During our time here, I get two nannies. (Stop it. I know that sounds fancy but it’s really not. They’re like “counselors” for my kids. I would never have them at home but I need them here so I can work.) Anyway, I have been unbelievably fortunate in the nanny department because almost every single one of the girls we have had have done nothing but enrich the lives of my girls and my family. They are our family. I can’t even begin to explain my love for these girls. Thankfully this season we are completely in love again. I’m just not sure if they were hired for my kids or for me.
Actress Nanny: (standing in our cabin, wearing really cute boots, kicks up a leg and shows me the boots): Aren’t these boots cute?
Me: Yes, SO cute. Where did you get them? (A little skeptical because she is in her 20’s and, as it should be when you’re in your 20’s–her ass is broke).
Actress Nanny: I got them at one of the dollar stores in Kalkaska (the town outside of where camp is).
Me: No, you didn’t. I want them.
Bama Nanny: (My other nanny. She’s from Alabama.): So cute right! They were only 20.00!!
Me: 20.00?? Take me. NOW.
And they did. We pleaded for my kids to come with us, but they had no desire to leave camp, so we left them there. The store didn’t have my size but an 8 is close to a 7 when it comes to 20.00 boots and you better believe I bought them and I’m going to ROCK them (but probably only once because they will likely fall apart shortly thereafter).
The Kitchen Staff is also very important. The K-Staff needs to be fun, not just for camp, but for me. I spend a lot of time in the Mess Hall and in the kitchen. I love food (and we have good food at camp) and sometimes I want everything. But I can’t have everything, so over the years I have been recruited “Finishers“ to help me out. (Finishers are people I go to if I only want a few bites of something–but I don’t want to waste it–so I make him eat the rest.)
Anyway, The K Staff needs to know me and they need to love me. Actually, they don’t even need to love me, they just need to put up with me.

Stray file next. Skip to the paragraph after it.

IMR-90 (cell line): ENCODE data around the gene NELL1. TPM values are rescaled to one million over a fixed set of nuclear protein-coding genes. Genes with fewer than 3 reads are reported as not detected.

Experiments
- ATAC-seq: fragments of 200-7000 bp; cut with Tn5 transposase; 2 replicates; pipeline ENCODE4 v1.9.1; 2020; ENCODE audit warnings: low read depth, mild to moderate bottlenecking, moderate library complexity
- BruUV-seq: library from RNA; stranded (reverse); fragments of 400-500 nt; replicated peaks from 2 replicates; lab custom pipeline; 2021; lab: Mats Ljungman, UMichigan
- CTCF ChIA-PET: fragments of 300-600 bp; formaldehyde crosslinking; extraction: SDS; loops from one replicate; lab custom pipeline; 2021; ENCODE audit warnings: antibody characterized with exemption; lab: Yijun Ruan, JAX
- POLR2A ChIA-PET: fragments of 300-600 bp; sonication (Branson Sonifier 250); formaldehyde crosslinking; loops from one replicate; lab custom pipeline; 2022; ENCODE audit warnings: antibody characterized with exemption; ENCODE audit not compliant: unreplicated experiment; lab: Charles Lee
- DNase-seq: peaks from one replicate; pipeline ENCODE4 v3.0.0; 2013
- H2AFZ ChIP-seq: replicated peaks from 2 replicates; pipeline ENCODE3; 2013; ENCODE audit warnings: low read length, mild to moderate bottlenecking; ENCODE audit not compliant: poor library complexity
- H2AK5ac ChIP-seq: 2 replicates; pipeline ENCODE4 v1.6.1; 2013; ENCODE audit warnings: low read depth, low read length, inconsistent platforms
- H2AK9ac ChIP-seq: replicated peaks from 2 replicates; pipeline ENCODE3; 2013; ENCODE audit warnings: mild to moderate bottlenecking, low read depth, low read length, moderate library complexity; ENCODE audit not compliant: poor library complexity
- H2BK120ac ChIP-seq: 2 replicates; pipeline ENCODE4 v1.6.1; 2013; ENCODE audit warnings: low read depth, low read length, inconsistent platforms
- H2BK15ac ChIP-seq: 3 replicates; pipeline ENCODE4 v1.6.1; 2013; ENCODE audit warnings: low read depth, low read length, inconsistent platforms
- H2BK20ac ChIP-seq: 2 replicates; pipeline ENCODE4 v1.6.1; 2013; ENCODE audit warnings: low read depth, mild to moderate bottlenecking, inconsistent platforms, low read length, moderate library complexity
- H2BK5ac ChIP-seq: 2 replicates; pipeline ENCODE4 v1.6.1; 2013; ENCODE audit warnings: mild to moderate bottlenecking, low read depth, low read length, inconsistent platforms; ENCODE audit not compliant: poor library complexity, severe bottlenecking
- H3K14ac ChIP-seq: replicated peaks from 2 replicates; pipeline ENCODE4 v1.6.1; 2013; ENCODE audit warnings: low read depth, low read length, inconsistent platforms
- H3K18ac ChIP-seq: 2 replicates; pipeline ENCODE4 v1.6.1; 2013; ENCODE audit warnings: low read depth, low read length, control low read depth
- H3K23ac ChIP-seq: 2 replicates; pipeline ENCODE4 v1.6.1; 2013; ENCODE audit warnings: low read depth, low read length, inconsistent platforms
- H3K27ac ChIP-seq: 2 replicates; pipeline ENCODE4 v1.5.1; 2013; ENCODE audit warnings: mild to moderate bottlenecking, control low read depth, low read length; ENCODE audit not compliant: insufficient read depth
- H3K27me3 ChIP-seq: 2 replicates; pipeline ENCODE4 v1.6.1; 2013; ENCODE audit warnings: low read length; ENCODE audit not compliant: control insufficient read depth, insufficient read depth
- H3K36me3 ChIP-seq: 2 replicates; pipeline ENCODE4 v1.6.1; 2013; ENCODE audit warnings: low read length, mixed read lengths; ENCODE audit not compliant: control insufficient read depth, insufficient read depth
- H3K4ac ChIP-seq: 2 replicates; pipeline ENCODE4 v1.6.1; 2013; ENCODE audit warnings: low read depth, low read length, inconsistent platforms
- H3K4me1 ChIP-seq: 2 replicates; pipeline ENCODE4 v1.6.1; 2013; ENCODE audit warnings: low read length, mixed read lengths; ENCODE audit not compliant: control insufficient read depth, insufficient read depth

There is always action at the trapeze so it’s always a good place to hang out. (We have a trapeze at camp, crazy right?) One of the trapeze guys is named Spencer. This is Spencer’s 3rd summer at camp. When I tell you that Spencer is ripped, he is RIPPED. So, of course I am all over him about it. He’s a bit older than the rest of the staff so it’s not quite as gross and perverted as it would be if he was 22, but still, where else but camp can you sexually harass an employee EVERY SINGLE TIME you see him, and not only does he not care, but he doesn’t even notice? My own kids are so immune to my bugging Spencer that they honestly believe his given name is “Spencer-Take-Your-Shirt-Off!”
And then comes our Camp Driver. Where do I start? For as long as I can remember, the Camp Driver (aka “Thinggetter”) has been a part of our family, even before we were a family. One of our past Camp Drivers (also a “Finisher” by the way) is getting married at camp—to one of our former nannies— in August and my girls are their flower girls. Another one of our old Drivers was just at our house playing “school” with my daughters, and another one of our Drivers still thinks he can beat me at rummicube after all these years, but he’s wrong. Our current Driver is so special, I wish he was my son and I’m ready to fight his mom anytime, anywhere.
Anyone who owns a business knows that your business is only going to be as good as your staff… and I want our current staff and past staffs to know how much I appreciate all the hard and “heart” work they do for us. I love you all.
Unless you suck.
And then I don’t.